27th Sunday Ordinary Time
To such as these
It was a hard but heroic task for Catholics in Elizabethan England to keep up the practice of their faith. By law, everybody was supposed to belong to the Anglican State Church. Therefore, the only solution for Catholics was to have priests go around in disguise from place to place, offering Mass in private homes at no small risk.
The English Catholics did receive spiritual rewards for their spiritual daring. Jesuit Father William Weston, one of the courageous English missionaries, tells the story of a fascinating thing that occurred at a Mass celebrated in a secret "Mass-house" by his fellow Jesuit Father Leonard Hyde. Father Weston got the account from Father Hyde himself.
This Mass was offered around the end of 1685. Among the householders and Catholic friends who attended, with great devotion, there was a small child. The child, evidently a boy, watched wide-eyed all that was going on at the altar and among the participants.
At the end of Mass, he went up and tugged his mother's skirt. "Mother, Mother" he said. "What's the matter, child?" the mother asked him. "Didn't you see? Didn't you see?" "See what?" she replied.
That wonderful little baby! It was so beautiful … like nothing you have ever seen before. Uncle priest put it in Father's mouth. Father took it, and it disappeared. Oh, what a pity! He kept repeating "Oh, what a pity! " It was clear that he was deeply moved, and most sad to have the beautiful infant that he saw in the consecrated host disappear.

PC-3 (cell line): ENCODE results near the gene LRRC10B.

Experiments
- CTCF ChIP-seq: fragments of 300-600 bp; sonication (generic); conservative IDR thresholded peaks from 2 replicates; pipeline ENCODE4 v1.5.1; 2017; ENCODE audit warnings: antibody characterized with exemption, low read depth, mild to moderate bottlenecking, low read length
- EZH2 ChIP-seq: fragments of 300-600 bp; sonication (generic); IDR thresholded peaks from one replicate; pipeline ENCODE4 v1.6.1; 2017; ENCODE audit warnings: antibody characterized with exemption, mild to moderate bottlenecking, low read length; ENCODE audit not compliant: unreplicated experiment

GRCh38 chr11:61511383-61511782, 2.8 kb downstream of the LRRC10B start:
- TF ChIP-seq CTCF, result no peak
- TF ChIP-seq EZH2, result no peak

When Jesus' disciples tried to keep the little children from clustering about him, they were doubtless trying to spare Him annoyance. But what He saw in the Little ones was mankind at its most innocent. Only if grownups retained or recovered this innocence of eye, could they hope to look on God face-to-face! "It is to such as these," he says in today's gospel, "that the kingdom of God belongs." One day in 1685 He lifted the veil of eternity for a moment to prove His point.
-Father Robert F. McNamara
Q548: The Pharisees had a reasonable question: if divorce was okay for Moses, why did Jesus object (Mark 10:2-12)?
I've always wondered if today's priests feel like they are being tested, like Jesus was tested, when folks approach him with a question about divorce. Back in Jesus' day a man could divorce his wife for the slightest excuse. The Jewish Encyclopedia says that the highly respected Rabbi Hillel [who died shortly before Jesus was born] and his school believed that any action of the wife which displeased the man entitled him to give her a bill of divorce. On the other hand, Rabbi Shammai [who died about the same time as Jesus' crucifixion] and his school insisted the reason had to be sexual immorality. But it was only the man who had such rights. Most importantly before Moses' ruling, a man could divorce his wife simply with a verbal pronouncement. The required bill of divorce showed down this process, and was a small way of defending the helpless woman.